Gideon Nisbet (ed.), Oxford World's Classics: Martial: Epigrams
- Picto quod iuga deligata collo
- pardus sustinet improbaeque tigres
- indulgent patientiam flagello,
- mordent aurea quod lupata cerui,
- quod frenis Libyci domantur ursi
- et, quantum Calydon tulisse fertur,
- paret purpureis aper capistris,
- turpes esseda quod trahunt uisontes
- et molles dare iussa quod choreas
- nigro belua non negat magistro:
- quis spectacula non putet deorum?
- haec transit tamen, ut minora, quisquis
- uenatus humiles uidet leonum,
- quos uelox leporum timor fatigat.
- dimittunt, repetunt, amantque captos,
- et securior est in ore praeda,
- laxos cui dare peruiosque rictus
- gaudent et timidos tenere dentes,
- mollem frangere dum pudet rapinam,
- stratis cum modo uenerint iuuencis.
- haec clementia non paratur arte,
- sed norunt cui seruiant leones.
That the leopard endures a yoke hitched to its spotted neck, and monstrous tigers concede submission to the whip; that stags bite on toothed bits, fashioned in gold; that Libyan bears are broken to the reins, and a boar, big as Calydon's in legend,* yields to a purple halter; that ugly bison haul war-chariots, and that the behemoth, commanded to show off his graceful dancing, does not disappoint his black trainer: who would not think these are the gods' own shows?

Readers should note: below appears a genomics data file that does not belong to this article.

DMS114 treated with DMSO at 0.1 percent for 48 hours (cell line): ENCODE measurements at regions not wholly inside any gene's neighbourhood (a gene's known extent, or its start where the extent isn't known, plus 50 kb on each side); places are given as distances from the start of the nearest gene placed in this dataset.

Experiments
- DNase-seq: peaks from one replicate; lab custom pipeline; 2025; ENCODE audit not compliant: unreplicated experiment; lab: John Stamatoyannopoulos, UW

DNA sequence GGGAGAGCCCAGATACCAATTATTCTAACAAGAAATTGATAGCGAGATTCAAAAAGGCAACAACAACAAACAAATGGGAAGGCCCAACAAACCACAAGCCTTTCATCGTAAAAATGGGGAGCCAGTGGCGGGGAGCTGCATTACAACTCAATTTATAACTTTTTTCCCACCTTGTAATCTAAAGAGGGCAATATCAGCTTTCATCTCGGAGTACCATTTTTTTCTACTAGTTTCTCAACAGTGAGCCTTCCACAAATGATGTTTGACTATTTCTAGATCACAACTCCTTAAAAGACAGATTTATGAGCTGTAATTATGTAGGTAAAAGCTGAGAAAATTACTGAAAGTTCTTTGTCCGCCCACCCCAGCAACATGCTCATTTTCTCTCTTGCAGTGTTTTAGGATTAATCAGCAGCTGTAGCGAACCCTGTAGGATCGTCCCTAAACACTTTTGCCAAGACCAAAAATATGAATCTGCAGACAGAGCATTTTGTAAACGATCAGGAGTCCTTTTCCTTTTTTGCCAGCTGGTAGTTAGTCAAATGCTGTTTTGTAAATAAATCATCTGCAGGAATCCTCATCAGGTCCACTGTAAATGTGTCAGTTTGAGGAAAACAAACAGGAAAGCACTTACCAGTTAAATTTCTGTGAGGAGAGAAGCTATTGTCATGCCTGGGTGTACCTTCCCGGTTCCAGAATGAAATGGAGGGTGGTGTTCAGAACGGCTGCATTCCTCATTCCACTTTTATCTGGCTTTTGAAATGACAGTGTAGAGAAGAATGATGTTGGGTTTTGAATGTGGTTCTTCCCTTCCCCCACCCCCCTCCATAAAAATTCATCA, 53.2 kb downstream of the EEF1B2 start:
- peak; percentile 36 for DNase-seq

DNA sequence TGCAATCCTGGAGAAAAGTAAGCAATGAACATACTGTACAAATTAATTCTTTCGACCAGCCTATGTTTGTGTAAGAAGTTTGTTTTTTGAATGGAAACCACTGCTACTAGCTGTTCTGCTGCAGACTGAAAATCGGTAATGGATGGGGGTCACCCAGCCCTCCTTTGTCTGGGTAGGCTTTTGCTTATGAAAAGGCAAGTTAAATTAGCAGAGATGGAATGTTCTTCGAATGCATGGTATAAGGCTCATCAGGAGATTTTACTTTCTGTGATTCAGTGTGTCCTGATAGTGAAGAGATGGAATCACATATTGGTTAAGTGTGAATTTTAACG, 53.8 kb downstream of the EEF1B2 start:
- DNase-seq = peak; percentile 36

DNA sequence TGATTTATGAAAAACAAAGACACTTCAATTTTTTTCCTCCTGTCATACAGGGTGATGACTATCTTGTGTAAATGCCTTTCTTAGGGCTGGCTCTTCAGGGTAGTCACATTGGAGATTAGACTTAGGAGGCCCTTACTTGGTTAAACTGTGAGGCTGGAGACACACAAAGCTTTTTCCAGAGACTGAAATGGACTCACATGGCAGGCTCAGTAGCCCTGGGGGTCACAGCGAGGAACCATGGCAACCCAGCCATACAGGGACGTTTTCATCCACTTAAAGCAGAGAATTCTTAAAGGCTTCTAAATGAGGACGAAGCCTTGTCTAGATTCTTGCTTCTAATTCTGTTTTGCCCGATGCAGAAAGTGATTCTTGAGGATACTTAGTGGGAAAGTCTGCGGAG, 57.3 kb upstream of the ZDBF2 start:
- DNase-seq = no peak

But whoever sees the lions humbled in their hunting, worn out by the swift skittishness of the hares, skims those other sights and reckons them sideshows. They let them go, they chase them down again, and dote upon them once caught; their prey is safer in their mouths than out. The lions enjoy holding their jaws agape, anxiously restraining their bite so the hares can hop in and out. To munch such thin pickings would embarrass them, since they have just come from bringing down bullocks. This forbearance is not a trick they have been taught; the lions know whom they serve.